Pte. J. Igo
British Army 24th (Tyneside Irish) Battalion Northumberland Fusiliers
J Igo was wounded in December 1916
Gunner Sidney Ilett
British Army Royal Artillery C Corps
Pte. John Iley
British Army 24th (Tyneside Irish) Battalion Northumberland Fusiliers
(d.1st July 1916)
John Iley took part in the trench raid on the night of the 25th-26th of June 1916. He is named on the Thiepval Memorial
2nd Lt. William Arthur Imber
British Army 2/7th Battalion Royal Warwickshire Regiment
from:Astbury, 43 Spencer Avenue, Coventry
(d.27th Aug 1917)
William Arthur ImberWilliam Imber Served with the 2/7th Battalion, Royal Warwickshire Regiment
William Arthur Imber
WW1 Medal Rolls Index Card
Death Penny William Arthur Imber
Close-up of William Arthur Imber's memorial Penny
Close-up of William Arthur Imber's memorial Penny
Pte. William Impson
British Army 8th Btn. Somerset Light Infantry
(d.25th Sep 1915)
Pte William Impson went missing in action on the 25th September 1915 at Chalk Pit Wood during the Battle of Loos. I have his football medal.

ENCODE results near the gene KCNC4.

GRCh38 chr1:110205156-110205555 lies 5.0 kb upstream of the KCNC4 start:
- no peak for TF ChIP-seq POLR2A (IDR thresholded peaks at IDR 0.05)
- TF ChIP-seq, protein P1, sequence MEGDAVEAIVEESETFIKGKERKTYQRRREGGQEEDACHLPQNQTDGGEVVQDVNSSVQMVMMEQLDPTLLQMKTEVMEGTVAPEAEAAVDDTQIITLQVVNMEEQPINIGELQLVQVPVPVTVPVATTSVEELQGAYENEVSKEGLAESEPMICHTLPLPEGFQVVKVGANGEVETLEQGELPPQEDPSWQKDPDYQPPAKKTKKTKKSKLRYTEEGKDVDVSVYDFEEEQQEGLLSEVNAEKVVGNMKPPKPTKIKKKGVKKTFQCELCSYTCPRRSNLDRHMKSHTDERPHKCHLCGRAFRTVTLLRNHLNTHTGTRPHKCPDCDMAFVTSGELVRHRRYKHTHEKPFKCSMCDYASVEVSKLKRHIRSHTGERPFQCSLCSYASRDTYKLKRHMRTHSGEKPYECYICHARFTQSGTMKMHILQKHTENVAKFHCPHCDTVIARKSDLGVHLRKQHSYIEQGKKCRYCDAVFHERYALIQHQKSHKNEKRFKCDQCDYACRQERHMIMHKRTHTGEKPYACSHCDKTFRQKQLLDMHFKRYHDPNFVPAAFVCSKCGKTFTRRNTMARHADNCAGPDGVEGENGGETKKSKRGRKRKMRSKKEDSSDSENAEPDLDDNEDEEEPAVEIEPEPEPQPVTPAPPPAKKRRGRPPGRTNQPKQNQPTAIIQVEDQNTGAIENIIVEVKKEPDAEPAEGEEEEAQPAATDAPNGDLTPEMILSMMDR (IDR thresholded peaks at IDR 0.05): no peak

Capt. Douglas Edward Ince
British Army 18th Btn. Durham Light Infantry
Pte. Albert Ingham
British Army 18th Btn. Manchester Regiment
(d.1st Dec 1916)
Pte. Albert Ingham served with the Manchester Regiment 18th Battalion. He was executed for desertion on 1st December 1916 and buried in the Bailleulmont Communal Cemetery in Pas-de-Calais, France. (According to Ward & Gibson (p 81), the Commission engraved on the headstone, at the insistence of the deceased’s father, the words: "Shot At Dawn. One of the First to Enlist". He had apparently been caught in civilian clothes on board a Swedish ship about to sail from Dieppe. Official records have: ‘Died of wounds’, while his Death Certificate states: ‘Shot by sentence of FGCM for Desertion'.
Sgt. Ernest Ingham
British Army 8th Btn. York and Lancaster Regiment
(d.1st Jul 1916)
This is taken from an article in the local paper at the time: